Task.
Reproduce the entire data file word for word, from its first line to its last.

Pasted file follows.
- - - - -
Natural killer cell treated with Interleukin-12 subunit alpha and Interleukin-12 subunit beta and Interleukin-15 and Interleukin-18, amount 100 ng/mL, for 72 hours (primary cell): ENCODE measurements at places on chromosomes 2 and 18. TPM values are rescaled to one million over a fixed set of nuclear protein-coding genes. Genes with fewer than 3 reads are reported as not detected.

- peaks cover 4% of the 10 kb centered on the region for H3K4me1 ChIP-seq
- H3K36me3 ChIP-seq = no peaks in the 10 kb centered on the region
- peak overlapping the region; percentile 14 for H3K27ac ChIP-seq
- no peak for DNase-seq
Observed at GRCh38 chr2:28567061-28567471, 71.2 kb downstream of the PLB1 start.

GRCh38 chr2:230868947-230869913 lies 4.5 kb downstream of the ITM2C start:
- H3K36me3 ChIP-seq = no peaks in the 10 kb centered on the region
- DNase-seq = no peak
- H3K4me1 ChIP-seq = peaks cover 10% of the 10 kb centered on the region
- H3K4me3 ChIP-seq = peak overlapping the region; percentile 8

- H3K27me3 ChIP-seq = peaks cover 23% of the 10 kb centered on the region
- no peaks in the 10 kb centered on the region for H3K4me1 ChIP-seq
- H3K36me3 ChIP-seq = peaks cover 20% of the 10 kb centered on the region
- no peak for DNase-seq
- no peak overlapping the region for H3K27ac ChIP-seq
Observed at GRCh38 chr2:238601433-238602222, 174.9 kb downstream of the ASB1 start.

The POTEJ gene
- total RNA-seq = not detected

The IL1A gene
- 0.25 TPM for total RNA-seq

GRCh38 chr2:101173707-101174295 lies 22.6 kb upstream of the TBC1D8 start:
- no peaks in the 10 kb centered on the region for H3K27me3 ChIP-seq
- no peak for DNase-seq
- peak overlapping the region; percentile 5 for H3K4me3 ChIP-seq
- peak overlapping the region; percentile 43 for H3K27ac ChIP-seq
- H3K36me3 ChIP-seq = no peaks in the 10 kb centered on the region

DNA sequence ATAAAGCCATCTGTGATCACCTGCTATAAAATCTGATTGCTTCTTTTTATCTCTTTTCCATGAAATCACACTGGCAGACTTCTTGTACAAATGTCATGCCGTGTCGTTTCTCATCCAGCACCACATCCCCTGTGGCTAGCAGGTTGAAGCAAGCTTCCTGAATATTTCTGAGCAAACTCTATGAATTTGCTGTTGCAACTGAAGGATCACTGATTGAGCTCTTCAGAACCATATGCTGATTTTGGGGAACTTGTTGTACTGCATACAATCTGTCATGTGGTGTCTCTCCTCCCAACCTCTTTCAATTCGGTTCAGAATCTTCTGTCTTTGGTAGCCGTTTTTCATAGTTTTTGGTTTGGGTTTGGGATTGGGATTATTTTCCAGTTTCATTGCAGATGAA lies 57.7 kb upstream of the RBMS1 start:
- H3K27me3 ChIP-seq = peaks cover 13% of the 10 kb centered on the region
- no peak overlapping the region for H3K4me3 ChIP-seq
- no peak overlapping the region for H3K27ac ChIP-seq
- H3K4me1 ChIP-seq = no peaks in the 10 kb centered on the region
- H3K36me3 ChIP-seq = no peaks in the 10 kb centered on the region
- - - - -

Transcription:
Natural killer cell treated with Interleukin-12 subunit alpha and Interleukin-12 subunit beta and Interleukin-15 and Interleukin-18, amount 100 ng/mL, for 72 hours (primary cell): ENCODE measurements at places on chromosomes 2 and 18. TPM values are rescaled to one million over a fixed set of nuclear protein-coding genes. Genes with fewer than 3 reads are reported as not detected.

- peaks cover 4% of the 10 kb centered on the region for H3K4me1 ChIP-seq
- H3K36me3 ChIP-seq = no peaks in the 10 kb centered on the region
- peak overlapping the region; percentile 14 for H3K27ac ChIP-seq
- no peak for DNase-seq
Observed at GRCh38 chr2:28567061-28567471, 71.2 kb downstream of the PLB1 start.

GRCh38 chr2:230868947-230869913 lies 4.5 kb downstream of the ITM2C start:
- H3K36me3 ChIP-seq = no peaks in the 10 kb centered on the region
- DNase-seq = no peak
- H3K4me1 ChIP-seq = peaks cover 10% of the 10 kb centered on the region
- H3K4me3 ChIP-seq = peak overlapping the region; percentile 8

- H3K27me3 ChIP-seq = peaks cover 23% of the 10 kb centered on the region
- no peaks in the 10 kb centered on the region for H3K4me1 ChIP-seq
- H3K36me3 ChIP-seq = peaks cover 20% of the 10 kb centered on the region
- no peak for DNase-seq
- no peak overlapping the region for H3K27ac ChIP-seq
Observed at GRCh38 chr2:238601433-238602222, 174.9 kb downstream of the ASB1 start.

The POTEJ gene
- total RNA-seq = not detected

The IL1A gene
- 0.25 TPM for total RNA-seq

GRCh38 chr2:101173707-101174295 lies 22.6 kb upstream of the TBC1D8 start:
- no peaks in the 10 kb centered on the region for H3K27me3 ChIP-seq
- no peak for DNase-seq
- peak overlapping the region; percentile 5 for H3K4me3 ChIP-seq
- peak overlapping the region; percentile 43 for H3K27ac ChIP-seq
- H3K36me3 ChIP-seq = no peaks in the 10 kb centered on the region

DNA sequence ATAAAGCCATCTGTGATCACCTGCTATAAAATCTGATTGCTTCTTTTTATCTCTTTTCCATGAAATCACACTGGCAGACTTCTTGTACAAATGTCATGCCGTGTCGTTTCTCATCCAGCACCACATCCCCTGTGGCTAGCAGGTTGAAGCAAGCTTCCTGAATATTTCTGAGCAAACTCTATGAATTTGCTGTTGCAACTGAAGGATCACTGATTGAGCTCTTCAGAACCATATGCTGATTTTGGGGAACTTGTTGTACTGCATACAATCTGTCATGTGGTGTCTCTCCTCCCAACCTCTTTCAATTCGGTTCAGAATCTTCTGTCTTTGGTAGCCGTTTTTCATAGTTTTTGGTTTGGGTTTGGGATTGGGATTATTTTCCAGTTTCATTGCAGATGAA lies 57.7 kb upstream of the RBMS1 start:
- H3K27me3 ChIP-seq = peaks cover 13% of the 10 kb centered on the region
- no peak overlapping the region for H3K4me3 ChIP-seq
- no peak overlapping the region for H3K27ac ChIP-seq
- H3K4me1 ChIP-seq = no peaks in the 10 kb centered on the region
- H3K36me3 ChIP-seq = no peaks in the 10 kb centered on the region